That’s all he got in the league game in Omagh in early February, while when they meet during the Super 8′s, it was the same story.

Yet, he has the mental resolve to reverse this.

During the Ulster Championship he was marked by Fintan Kelly in their defeat to Monaghan. He scored just one point and a frustrating afternoon ended with him red carded with a closed fist hit on Ryan Wylie.

By the time they met Monaghan in the All-Ireland semi-final, Kelly coped well until the last ten minutes when Harte was moved to the inside line and dragged them over the line.

“Just looking forward to another battle,” downplays Harte of another evening in the company of Small.

“Hopefully we can get on the front foot and put him on the back foot more. He’s been marking the best players these last few years for Dublin, and he’s excellent at it, as you all know – he’s strong and fast.  

“I just have to concentrate on my game and do the best I can to help the team out; hopefully everyone else will do that as well and if enough boys are doing that, you leave yourself with a chance.”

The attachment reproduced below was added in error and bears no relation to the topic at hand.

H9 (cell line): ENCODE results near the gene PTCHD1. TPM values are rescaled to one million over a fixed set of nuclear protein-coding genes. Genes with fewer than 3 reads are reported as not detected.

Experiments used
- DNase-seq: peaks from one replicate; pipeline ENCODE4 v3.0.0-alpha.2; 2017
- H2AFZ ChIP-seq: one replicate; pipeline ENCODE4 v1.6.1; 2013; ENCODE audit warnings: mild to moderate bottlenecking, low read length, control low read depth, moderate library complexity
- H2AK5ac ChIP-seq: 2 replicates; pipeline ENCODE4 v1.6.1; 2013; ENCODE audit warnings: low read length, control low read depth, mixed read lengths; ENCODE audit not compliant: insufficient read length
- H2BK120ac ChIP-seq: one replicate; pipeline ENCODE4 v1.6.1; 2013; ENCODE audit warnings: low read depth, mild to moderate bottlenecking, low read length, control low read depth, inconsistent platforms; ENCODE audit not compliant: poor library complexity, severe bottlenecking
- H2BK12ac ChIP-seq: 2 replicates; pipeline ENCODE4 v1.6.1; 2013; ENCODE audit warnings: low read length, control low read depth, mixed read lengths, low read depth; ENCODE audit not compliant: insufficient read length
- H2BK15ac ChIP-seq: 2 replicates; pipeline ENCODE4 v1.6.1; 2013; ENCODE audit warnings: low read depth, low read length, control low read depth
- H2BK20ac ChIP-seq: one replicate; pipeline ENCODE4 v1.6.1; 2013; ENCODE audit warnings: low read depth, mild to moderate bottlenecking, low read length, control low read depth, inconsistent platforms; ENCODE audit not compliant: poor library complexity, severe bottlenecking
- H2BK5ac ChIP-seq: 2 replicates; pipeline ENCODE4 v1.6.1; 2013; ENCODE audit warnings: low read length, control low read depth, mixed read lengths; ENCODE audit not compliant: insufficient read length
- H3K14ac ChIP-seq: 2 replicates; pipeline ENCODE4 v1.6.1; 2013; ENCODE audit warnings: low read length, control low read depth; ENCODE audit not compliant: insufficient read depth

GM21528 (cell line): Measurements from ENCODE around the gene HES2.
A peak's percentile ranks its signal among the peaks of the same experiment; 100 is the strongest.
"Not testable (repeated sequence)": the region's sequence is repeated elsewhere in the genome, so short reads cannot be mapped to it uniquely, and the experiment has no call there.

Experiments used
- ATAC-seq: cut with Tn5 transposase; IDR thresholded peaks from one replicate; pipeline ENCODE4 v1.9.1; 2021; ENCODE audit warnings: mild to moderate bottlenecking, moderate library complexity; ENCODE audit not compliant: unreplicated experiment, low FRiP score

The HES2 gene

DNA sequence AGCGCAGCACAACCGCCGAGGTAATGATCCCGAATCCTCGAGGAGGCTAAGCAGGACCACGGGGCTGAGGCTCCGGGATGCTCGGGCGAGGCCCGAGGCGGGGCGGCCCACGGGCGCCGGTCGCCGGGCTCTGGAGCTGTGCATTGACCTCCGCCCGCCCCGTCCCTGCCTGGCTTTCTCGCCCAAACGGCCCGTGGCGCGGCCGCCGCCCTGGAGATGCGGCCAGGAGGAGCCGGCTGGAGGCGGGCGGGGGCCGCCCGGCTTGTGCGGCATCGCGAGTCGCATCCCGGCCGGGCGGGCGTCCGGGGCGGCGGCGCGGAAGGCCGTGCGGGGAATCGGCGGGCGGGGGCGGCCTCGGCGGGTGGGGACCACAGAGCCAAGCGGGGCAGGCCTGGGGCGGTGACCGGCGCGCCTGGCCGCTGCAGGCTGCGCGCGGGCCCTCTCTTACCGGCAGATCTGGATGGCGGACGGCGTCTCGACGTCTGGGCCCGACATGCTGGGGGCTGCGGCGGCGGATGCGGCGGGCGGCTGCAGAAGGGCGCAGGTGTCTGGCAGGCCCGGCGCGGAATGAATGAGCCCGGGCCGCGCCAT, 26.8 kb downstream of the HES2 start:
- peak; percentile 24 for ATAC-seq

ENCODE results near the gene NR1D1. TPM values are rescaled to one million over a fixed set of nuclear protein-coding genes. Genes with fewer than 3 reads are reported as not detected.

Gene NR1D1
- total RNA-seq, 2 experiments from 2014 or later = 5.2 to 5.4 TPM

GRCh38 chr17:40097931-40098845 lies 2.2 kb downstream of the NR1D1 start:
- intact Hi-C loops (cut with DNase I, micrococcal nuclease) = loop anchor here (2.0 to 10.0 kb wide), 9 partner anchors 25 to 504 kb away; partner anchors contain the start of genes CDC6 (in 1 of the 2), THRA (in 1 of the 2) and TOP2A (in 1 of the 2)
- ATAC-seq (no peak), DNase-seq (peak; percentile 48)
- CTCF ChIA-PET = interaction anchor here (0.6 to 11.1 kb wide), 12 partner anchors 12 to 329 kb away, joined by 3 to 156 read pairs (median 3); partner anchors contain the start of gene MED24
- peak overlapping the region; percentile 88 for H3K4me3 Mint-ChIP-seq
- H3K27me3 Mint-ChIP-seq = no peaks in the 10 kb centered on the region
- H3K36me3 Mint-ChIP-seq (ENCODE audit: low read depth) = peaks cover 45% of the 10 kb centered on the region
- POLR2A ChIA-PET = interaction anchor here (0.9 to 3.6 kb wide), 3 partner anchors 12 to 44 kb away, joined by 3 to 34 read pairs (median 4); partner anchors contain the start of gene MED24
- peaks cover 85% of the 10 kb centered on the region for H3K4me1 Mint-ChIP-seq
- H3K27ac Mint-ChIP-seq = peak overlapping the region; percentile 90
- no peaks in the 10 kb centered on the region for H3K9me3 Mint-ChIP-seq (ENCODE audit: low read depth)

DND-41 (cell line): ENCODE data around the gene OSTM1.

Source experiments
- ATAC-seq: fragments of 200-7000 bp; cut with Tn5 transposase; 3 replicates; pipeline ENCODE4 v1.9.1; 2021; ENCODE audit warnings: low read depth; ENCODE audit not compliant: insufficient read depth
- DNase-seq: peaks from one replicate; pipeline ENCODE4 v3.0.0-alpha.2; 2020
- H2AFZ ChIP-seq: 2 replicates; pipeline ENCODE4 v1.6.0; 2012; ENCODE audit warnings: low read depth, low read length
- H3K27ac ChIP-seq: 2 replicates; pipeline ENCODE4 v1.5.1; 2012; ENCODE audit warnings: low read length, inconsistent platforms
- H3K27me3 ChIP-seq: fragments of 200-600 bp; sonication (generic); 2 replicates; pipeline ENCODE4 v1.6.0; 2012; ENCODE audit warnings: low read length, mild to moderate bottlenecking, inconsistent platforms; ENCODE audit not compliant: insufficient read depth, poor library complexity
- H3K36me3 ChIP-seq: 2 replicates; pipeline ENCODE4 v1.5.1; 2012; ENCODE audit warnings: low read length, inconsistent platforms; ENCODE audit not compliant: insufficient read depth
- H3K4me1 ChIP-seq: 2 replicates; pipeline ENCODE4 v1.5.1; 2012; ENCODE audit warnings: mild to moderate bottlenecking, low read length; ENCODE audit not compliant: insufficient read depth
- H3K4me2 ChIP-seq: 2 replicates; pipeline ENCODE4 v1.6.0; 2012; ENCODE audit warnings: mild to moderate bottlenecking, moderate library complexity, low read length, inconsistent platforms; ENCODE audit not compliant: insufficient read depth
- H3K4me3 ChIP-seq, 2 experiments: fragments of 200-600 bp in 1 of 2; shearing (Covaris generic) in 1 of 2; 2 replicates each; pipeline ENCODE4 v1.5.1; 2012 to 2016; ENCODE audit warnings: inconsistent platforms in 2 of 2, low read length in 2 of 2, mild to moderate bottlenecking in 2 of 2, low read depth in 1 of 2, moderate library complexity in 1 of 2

Peter Harte Source: Declan Roughan/INPHO

His abiding memory of the 2003 All-Ireland finals; being in the Cusack Stand with his best friend and running onto the field to see Peter Canavan lifting Sam Maguire.

Sometime in the future, Canavan will be his father-in-law as he is engaged to his daughter Aine, a doctor who is an accomplished player herself for Tyrone ladies and Errigal Ciaran.

As a child, he spent a childhood soaking up Canavan masterclasses at the nearby club grounds of Dunmoyle, when Errigal were a constant presence in Ulster Club football.